Case BriefsHigh Courts

Allahabad High Court: This Jail Appeal was filed before the Division Bench of Sudhir Agarwal and Vivek Varma, JJ., under Section 383 CrPC which prescribed the procedure to be followed when an appellant is in jail.

The facts of the case were such that the appellant was alleged for commission of crime of murder under Section 302 of Penal Code, which the Trial Court found to be proven beyond reasonable doubt and had sentenced him to undergo life imprisonment with six months simple imprisonment for default in payment of fine on the basis of ocular evidence of material witnesses and medical evidence. Hence, this appeal before this Court.

Ravi Chandra Srivastava, learned Amicus Curiae on behalf of the appellant submitted that witnesses of prosecution were interested witness who were in close relationship with the deceased thus were not independent. Further, prosecution had failed to show motive behind the alleged crime in addition to the non-supported ocular version of events by witness. Whereas Rishi Chaddha, learned Additional Government Advocate for State submitted that FIR was corroborated by the medical evidence brought before Court. The instrument used to commit the crime was found with the accused and accused had a strong motive to kill the deceased.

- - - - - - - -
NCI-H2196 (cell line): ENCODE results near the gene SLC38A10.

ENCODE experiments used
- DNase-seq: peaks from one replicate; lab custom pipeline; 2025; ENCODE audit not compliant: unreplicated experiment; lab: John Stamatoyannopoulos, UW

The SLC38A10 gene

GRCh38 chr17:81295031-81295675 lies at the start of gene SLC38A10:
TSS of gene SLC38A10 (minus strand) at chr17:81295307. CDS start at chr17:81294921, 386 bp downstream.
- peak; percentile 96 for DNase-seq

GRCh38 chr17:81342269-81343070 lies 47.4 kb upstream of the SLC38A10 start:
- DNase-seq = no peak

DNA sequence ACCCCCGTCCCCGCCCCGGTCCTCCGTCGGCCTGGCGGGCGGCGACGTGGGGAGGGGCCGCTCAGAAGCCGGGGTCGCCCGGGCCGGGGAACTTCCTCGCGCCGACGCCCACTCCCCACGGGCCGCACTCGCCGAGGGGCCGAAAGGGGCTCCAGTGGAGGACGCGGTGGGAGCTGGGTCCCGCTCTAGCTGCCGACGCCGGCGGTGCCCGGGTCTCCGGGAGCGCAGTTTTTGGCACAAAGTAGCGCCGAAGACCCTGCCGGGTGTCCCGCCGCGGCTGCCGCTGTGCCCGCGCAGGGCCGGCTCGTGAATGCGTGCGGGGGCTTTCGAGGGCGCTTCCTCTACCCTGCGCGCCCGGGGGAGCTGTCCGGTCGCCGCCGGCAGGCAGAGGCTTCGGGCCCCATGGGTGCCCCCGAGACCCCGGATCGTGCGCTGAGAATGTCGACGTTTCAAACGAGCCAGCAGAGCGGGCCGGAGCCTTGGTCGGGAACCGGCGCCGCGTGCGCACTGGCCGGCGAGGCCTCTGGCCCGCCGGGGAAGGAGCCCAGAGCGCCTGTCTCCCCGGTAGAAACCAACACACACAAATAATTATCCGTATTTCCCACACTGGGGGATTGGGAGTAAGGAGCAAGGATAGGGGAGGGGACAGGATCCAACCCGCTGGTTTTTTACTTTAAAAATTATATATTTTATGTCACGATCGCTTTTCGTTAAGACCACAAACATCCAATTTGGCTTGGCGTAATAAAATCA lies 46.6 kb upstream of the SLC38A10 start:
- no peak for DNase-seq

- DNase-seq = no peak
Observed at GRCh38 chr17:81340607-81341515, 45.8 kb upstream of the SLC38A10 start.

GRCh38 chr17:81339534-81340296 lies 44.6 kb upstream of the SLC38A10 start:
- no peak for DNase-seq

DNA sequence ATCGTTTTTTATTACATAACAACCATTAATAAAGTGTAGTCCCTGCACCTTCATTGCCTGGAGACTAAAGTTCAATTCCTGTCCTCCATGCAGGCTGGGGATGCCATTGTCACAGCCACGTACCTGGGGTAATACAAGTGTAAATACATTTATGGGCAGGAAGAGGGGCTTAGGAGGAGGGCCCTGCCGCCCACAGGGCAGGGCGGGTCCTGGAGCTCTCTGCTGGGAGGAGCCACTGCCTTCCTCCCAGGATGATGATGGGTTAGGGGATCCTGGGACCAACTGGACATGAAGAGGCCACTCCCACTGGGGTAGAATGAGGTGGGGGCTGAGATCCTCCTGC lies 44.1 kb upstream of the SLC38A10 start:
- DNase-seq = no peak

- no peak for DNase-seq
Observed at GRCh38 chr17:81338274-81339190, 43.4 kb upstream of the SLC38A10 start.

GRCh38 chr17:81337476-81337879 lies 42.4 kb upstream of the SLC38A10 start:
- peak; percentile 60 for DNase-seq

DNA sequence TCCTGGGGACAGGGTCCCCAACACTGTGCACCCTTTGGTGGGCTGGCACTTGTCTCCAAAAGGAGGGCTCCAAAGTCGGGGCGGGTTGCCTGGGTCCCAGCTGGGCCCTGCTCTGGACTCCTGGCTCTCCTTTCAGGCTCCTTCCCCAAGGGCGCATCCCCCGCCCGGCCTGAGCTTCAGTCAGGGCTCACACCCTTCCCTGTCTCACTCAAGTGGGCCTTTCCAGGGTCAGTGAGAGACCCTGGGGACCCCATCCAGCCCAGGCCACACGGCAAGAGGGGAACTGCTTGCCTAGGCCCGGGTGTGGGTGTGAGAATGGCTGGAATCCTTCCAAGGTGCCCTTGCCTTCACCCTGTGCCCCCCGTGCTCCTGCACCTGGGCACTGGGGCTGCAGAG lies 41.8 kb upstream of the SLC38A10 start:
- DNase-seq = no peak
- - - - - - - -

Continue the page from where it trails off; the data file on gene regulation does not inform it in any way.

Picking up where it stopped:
High Court was of the view that the argument advanced by accused that the eye witness’s version of the events cannot be accepted as they were closely in relationship with the deceased i.e. wife, cannot be accepted in view of the evidence presented before the Court. If the evidence provided by eye-witness inspires confidence then the same cannot be discarded on the ground of their relationship with the deceased. Therefore, this appeal was dismissed. [Shishu Pal v. State of U.P., 2019 SCC OnLine All 2112, decided on 19-04-2019]